Gibraltar Spat Shows How Bumpy the Road to Brexit Will Likely BeBy
Negotiations will bring more fights on national issues
May needs to prepare U.K. for idea of making concessions
Theresa May laughed off the idea that Britain might go to war with Spain over Gibraltar. But even its suggestion revealed something about the bumps in the road that the prime minister will hit as she tries to negotiate a Brexit deal.
That both countries are European Union members hasn’t stopped Spain from continuing to lay claim to Gibraltar, which lies on its southern tip. Yet there has been little sign in the Spanish press of a swelling desire to use Brexit to pursue the old argument with more aggression. Instead, the mention of the territory in EU negotiating guidelines is more likely to have reflected a desire in Madrid to ensure that Britain’s departure from the bloc doesn’t hurt Spaniards who work on the rock.
Spain won’t be the only country that has a specific concern about Brexit, and any deal will have to be acceptable to each of the bloc’s 27 other nations. Ireland is the most prominent other example, but there will be many more, according to Anand Menon, professor of European politics at King’s College London.
“These aren’t issues that have been forgotten, they’re issues that people are aware of but are just very difficult,” he said in an interview, suggesting areas from fishing rights to food labeling as potentially contentious. “Look at a country and what it specializes in, and they’ll have an issue.”
Britain’s twitchy reaction to the raising of Gibraltar -- the idea of fighting a war was floated by a former leader of May’s Conservative Party and allowed to run for 24 hours before she knocked it down -- suggests some in Britain have yet to accept that other countries may also have views about what Brexit should look like.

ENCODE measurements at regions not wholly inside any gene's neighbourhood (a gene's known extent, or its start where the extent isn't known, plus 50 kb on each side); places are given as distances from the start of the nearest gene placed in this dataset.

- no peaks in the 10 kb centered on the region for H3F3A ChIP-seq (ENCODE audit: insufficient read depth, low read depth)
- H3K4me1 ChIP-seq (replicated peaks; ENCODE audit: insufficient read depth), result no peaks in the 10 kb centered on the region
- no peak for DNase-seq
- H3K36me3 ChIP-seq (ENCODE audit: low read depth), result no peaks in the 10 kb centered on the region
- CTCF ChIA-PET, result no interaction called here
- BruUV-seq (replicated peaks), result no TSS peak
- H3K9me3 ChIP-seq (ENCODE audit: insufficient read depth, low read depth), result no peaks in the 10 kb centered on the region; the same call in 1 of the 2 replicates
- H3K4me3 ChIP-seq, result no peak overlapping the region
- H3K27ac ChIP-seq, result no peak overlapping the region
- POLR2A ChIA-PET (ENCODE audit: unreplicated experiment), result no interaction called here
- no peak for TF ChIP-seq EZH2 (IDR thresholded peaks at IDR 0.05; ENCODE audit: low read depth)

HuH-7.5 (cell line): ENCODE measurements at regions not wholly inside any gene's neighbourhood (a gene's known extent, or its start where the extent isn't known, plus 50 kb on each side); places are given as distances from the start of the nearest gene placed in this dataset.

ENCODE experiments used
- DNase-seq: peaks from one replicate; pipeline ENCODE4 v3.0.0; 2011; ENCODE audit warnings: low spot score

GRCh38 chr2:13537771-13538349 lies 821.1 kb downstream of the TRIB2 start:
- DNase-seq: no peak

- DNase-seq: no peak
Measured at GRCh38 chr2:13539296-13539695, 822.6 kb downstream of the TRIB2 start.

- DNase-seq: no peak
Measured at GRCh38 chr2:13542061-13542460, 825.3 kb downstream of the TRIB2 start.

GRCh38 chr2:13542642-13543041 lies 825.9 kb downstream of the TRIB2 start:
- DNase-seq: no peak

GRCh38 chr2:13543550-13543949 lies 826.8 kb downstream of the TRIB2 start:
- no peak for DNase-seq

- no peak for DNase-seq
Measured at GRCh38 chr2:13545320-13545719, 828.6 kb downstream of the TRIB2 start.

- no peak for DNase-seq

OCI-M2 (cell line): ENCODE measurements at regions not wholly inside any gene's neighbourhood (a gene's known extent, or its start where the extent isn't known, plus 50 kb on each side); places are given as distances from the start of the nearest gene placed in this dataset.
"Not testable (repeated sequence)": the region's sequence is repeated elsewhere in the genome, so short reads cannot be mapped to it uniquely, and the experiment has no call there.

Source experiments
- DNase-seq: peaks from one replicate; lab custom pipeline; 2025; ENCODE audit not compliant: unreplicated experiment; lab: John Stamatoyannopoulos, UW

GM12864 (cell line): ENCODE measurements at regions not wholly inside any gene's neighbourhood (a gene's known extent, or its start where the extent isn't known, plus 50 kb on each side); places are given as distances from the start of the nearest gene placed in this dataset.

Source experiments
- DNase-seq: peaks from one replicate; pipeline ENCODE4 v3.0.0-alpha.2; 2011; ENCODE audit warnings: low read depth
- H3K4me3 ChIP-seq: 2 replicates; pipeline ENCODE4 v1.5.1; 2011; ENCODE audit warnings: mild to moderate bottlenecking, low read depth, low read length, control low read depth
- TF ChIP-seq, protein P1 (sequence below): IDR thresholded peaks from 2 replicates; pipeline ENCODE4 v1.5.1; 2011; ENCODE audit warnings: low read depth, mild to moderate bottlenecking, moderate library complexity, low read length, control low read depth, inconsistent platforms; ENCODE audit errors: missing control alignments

When she triggered Britain’s exit negotiations last week, May signaled the U.K. might have to pay its share of the EU’s liabilities. A figure of 50 billion pounds ($62 billion) has been floated by the EU, and rejected by Britain, but an ICM Ltd poll for the Guardian newspaper published Monday found people were against paying even much lower amounts. At least two-thirds of those surveyed opposed paying 10 billion pounds or more. Even the idea of paying 3 billion pounds was unacceptable to almost half.
That’s not all. The poll also found people opposed the government’s policy of continuing to obey rulings from the European Court of Justice after Brexit, in order to keep access to the EU’s single market.
Unless May can shift the conversation, it will be hard for her to get a deal that’s acceptable to voters at home. “If the background drumbeat continues to be the right-wing drum beat, it might restrict the government’s room for maneuver,” Menon said.
With Gibraltar, it fell to Europeans to calm things, with Spanish Foreign Minister Alfonso Dastis pointing out on Monday that “someone in the U.K. is losing their composure.”
The Netherlands’ Bert Koenders offered some advice to Britain. “On Gibraltar, you see now how difficult the divorce is,” he told reporters. “Let’s be cool and carry on and not use too harsh language. Let’s just negotiate.”
— With assistance by Esteban Duarte, Alex Morales, and Richard Bravo